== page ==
There's nothing that attracts attention on a cruise ship — or maybe anywhere else — like something you don't expect to see. Call it curiosity or perhaps living vicariously through somebody else. In any case, motorcycles on a cruise ship will do it.
When the Explorer of the Seas left for nine days en route to and in the Caribbean, on board were about 50 bikes…not the kind you pedal. And when they put their pedals to the metal, however gently, crowds of cruisers gathered to watch.
Beyond that, most cruise passengers felt the bikers — we called them the Harley Boys, although not every bike was a Harley-Davidson — were kindred spirits when they spotted the two-wheeled entourage on the streets of St. George's, Bermuda…or St. Maarten, St. Thomas and San Juan, the other three stops. Many cruisers have seen this act before, because it has been around for 16 years, under the auspices of ETA, an acronym when fleshed out becomes not "Estimated Time of Arrival" but Entertainment and Travel Alternatives.
For us, it was a first-time experience. There we were, just like all the other rookie watchers.
"It's a blast," George Hardy told us.
George is a sophomore participant. He's from Valley Forge, which is just outside Philadelphia, and he has plans to make it a three-peat, at least.
For these bikers from a broad age demographic, Royal Caribbean has been a favorite mode of transportation, but not the only cruise line on ETA's unique itineraries. The attraction for these unique tourists is to visit other countries (or in this case islands in the Caribbean) on their bikes. They make arrangements with local motorcycle clubs, who become their hosts as they see parts of an island that would surely otherwise be impossible to visit.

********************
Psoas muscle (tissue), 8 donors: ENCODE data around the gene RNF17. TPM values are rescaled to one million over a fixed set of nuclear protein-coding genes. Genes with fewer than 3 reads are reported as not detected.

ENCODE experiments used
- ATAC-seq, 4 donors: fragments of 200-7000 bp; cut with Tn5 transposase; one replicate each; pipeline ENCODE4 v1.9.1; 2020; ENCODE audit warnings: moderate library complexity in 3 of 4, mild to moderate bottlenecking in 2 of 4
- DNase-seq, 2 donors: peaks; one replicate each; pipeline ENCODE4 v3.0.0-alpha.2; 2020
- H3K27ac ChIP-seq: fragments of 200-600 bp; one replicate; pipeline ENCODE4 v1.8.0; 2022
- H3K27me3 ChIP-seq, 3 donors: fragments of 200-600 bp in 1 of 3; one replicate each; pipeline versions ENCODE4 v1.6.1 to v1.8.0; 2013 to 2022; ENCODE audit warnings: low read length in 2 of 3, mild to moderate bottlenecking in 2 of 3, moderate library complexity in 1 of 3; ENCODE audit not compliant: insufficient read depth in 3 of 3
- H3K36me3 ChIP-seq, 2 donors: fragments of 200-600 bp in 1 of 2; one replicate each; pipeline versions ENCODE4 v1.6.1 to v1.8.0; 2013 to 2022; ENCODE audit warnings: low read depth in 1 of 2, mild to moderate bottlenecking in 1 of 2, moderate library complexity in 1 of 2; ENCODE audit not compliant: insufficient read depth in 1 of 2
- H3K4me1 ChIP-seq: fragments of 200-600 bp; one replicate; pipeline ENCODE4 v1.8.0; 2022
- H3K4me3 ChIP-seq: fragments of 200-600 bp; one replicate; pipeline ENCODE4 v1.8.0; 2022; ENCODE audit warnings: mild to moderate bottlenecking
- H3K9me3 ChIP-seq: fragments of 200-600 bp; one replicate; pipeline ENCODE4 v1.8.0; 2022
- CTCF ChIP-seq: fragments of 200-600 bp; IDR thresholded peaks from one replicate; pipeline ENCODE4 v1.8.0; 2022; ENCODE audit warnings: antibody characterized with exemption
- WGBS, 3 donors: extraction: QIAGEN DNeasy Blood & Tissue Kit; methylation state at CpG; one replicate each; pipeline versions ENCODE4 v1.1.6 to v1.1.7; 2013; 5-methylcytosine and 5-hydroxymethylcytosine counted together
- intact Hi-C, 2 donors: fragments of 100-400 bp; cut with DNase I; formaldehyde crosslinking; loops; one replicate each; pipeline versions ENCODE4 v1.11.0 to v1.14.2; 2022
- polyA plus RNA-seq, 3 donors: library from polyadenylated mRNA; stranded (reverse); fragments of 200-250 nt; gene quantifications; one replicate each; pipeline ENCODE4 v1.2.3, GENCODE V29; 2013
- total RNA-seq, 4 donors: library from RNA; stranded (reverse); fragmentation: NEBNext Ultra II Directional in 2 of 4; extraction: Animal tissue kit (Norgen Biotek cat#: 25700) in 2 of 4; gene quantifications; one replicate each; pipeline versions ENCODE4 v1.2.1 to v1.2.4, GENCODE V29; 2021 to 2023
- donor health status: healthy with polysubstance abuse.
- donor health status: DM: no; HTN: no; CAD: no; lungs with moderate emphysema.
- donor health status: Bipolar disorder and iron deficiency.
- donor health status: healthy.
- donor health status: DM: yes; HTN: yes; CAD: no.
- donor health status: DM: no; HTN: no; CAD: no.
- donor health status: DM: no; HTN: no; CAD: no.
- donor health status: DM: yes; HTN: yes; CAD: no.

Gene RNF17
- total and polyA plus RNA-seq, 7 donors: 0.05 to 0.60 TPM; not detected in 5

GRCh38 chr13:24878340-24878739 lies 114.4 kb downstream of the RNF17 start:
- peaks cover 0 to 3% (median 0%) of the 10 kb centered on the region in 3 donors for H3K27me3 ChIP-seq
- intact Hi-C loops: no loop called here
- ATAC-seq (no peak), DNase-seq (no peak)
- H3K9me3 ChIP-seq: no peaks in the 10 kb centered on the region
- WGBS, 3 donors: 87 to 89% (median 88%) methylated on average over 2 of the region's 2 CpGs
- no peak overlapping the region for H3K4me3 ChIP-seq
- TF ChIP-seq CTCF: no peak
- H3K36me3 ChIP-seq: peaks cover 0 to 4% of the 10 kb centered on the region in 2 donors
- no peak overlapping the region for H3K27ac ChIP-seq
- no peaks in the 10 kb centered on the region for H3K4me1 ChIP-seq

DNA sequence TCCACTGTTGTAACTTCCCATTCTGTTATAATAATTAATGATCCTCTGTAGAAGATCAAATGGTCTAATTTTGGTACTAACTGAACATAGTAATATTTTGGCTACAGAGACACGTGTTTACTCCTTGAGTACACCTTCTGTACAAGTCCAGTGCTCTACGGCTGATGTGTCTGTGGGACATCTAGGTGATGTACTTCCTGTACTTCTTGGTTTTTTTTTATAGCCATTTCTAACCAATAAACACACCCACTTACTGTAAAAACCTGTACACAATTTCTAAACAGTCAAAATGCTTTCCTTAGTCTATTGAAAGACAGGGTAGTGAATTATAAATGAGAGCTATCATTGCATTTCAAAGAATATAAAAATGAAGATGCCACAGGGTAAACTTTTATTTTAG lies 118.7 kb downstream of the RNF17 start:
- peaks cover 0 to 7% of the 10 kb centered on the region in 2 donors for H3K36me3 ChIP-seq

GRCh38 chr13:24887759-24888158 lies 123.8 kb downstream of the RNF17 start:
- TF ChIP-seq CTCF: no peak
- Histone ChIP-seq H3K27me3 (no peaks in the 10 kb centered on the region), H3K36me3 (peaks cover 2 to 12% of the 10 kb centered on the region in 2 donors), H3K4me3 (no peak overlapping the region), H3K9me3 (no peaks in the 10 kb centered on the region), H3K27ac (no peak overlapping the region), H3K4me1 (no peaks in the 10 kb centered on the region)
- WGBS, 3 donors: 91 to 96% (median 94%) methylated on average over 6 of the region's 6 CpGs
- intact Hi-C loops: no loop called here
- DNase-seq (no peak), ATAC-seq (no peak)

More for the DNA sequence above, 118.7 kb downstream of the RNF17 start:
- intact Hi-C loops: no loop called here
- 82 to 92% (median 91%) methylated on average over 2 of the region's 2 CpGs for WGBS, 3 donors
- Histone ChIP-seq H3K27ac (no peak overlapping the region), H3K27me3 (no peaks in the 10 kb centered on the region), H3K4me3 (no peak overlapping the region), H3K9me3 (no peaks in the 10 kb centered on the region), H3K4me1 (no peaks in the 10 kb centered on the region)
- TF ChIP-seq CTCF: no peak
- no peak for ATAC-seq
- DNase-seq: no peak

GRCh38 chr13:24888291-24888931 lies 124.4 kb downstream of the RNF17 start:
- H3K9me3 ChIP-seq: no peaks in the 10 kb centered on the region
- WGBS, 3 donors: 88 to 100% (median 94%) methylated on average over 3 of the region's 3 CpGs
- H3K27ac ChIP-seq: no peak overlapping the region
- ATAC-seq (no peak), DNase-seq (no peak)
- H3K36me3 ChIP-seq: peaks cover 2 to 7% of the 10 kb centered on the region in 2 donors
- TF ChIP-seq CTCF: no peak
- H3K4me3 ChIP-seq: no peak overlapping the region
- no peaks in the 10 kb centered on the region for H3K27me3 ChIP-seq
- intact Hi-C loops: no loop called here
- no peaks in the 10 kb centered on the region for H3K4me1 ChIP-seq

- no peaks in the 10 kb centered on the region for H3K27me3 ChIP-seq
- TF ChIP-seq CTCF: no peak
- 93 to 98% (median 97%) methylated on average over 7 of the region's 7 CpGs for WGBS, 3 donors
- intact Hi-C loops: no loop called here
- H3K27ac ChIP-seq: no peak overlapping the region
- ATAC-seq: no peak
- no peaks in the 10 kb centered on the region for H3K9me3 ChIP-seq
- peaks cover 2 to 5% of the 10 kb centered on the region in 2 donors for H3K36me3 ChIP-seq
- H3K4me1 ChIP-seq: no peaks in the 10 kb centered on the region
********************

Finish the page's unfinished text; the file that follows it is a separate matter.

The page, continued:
Bermuda was a bonus. There is only one day a year on which the Bermudan government allows such an influx of motorcycles on its cozy island. The day happened (?) to be the day the Explorer of the Seas was docked.
And it's cheaper to take a bike on a cruise than take yourself. This 9-day junket cost the bikers $325 for each of their bikes. As George Hardy explained, compare that to what you are likely to spend on shore excursions, local buses, taxis or shuttle boats on a four-island stop, and it's a bargain.
What's more, you have an audience, especially getting on and off the ship.
Nobody but the bikers themselves is likely to plan a cruise around whether there are bikes on board.
It is, however, one of those unexpected extras.
Holland America Westerdam
November 9, 2013
Fort Lauderdale (return): Grand Turk, San Juan, Half Moon Cay
Cost per day: $71